The state of content measurement today is… well, cloudy. Are you really measuring the value of your content marketing efforts? What metrics are you using to gauge if your content marketing initiatives are working? Are you able to connect content to revenue? If your goal is more thought leadership, brand awareness, or prospect engagement, do you have a process in place to capture and report on the necessary inputs?
From a recent exchange with an executive at a high-growth technology company, I came to understand that, in many cases, marketing measurement remains more focused on the discrete points of measurement (traffic, conversions, leads, revenue), or classic funnel metrics. In that kind of environment, the holy grail of content marketing measurement is to then connect content all the way through purchase.
Or is it?
One of the pioneers of the content marketing discipline during his time at Eloqua, Joe Chernov, recently wrote the following in an article about his own content marketing journey: "When I ran content strategy at a large marketing technology vendor, I was a purist. I felt that content should never be 'locked' behind a form, that credibility demanded the brand's logo be 'zeroed out,' and that embedding even the subtlest sales message was a cardinal sin."
He went on to say, "I was a purist because I could afford to be. Because of my employer's size, momentum, and diversity of marketing programs, we didn't have to force readers to complete a form to download an e-book or video. We didn't examine each content expense in the same way a small or early-stage company must. The luxury of time granted us the freedom to trust that those who valued our content would be more likely to buy from us when they were good and ready."
As Joe put it quite cleverly, he could afford to trust the process; that good content marketing would ultimately influence the buying cycle. Although I am sure his company was doing some measuring, it's clear that measurement wasn't the only thing.
His article and his journey reflect a larger dichotomy. Larger companies, which have many marketing channels in play at any given time, may be less concerned about the direct correlation between content marketing efforts and deals. But, for the rest of us, it's critical. (Of course, now let's see how many comments come from large companies screaming about how they have to justify every last dollar against a defined result!)
So, how do you gauge the power of content and the value of your content marketing initiatives?
One model we proposed recently in a blog post focuses on using website conversion rates to calculate the value of a content item in terms of sales. That tells an important piece of the pie. But to truly measure the entirety of your content marketing effort you also need to explore all of the inputs and outputs.
Here are just some of the content-specific KPIs we are starting to track:
- Content throughput: Publishing volume and rate
- Content engagement: Views and comments across all channels
- Content dispersion: Likes, Shares, Tweets, +1s, Pins, etc.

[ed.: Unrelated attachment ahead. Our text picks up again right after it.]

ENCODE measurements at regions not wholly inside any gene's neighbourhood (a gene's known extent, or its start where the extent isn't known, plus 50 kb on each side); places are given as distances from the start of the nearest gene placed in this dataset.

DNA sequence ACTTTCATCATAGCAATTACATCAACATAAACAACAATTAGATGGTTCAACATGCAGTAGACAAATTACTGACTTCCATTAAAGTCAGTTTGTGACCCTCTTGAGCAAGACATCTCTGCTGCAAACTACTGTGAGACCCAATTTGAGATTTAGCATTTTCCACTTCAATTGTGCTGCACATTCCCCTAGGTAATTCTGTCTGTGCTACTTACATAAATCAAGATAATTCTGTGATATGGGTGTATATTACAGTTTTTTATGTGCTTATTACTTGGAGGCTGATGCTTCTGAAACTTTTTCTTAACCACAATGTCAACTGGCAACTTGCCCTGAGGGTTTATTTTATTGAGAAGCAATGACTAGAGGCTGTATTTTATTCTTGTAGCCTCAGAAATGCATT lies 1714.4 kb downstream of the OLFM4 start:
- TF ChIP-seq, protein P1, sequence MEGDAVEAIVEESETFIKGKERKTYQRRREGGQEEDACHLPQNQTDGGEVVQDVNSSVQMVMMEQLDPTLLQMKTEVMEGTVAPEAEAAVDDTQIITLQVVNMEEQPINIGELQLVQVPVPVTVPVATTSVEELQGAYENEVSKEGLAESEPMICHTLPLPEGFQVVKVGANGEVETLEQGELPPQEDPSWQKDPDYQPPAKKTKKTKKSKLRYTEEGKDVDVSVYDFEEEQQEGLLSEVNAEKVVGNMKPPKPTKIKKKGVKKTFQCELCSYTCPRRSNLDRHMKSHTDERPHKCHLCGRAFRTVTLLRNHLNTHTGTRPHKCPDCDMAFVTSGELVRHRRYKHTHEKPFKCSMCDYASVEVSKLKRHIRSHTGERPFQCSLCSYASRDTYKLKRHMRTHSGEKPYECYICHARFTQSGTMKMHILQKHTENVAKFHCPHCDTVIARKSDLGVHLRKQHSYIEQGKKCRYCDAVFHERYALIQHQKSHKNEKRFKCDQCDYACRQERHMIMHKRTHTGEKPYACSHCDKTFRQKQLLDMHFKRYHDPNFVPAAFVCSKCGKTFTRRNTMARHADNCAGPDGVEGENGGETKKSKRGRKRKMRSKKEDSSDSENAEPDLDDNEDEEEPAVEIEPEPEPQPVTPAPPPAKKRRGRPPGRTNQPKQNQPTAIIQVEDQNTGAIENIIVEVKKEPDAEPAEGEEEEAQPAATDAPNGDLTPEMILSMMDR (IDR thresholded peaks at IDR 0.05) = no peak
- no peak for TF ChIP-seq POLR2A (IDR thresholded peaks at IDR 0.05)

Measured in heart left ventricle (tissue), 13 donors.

- Content connection: Number of content interactions in the sales cycle
- Search lift: Keyword rankings
- Traffic: Across all properties (Web, social, etc.)
- Content conversions: New subscribers, leads generated
- Content value: Rough measure of revenue expectation from each content post
Get these KPIs in place, and you will have hard numbers to show that your content marketing efforts are having an impact. And when you take them together with the rest of your marketing metrics you should be able to calculate a true return on your investment, as well as calculate any improvements in your overall cost of your demand gen efforts.
To help, here are two "hot tips" from the cutting edge.
Tip 1: Expand your traffic-counting tools
You surely already know how to measure your Web traffic and make correlations between traffic and lead conversion. However, now take that one step further: Expand your traffic counting tools to the edge of your network to the extent possible.
Start grabbing traffic data from Facebook, SlideShare, and other sources. Even your Wikipedia page will also give you page view counts. Include that data as an additional reach metric.
For example, if you have 10,000 daily pageviews on your website, you probably already report the percentage of those views that come from social channels. Add another KPI that looks at total countable social views as well, and then calculate and report that conversion rate from social channels back to your website.
(By the way, we are rapidly approaching an era where the "back to your website" part will be largely irrelevant, because you will be tracking lead conversions straight off of your social channels. Some of you in B2C land probably already do!)
Tip 2: Use your tags
At this point, we already know how to tag our discrete campaigns using DART tags or other mechanisms so we can track how our digital advertising and other campaigns are converting. Many of you are already creating specific URLs in your marketing automation or site analytics packages so you can track which links in your social channels are converting the best.
You should apply this same logic to your content, both on your site and off. Use your tagging and URL creation capabilities to ensure you have a complete picture of how a particular piece of content was dispersed through your extended network, and then drove visitors into your conversion funnel.
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We have all seen the stats from MarketingProfs and others that we are going to be spending much more on content marketing this year than ever. If you are not working to become more advanced in your measurement of your content efforts, it will be really hard—maybe impossible—to justify another increase in spending in 2014.
What KPIs or processes are you using to measure your content marketing? What are we missing? Add them to the comments here!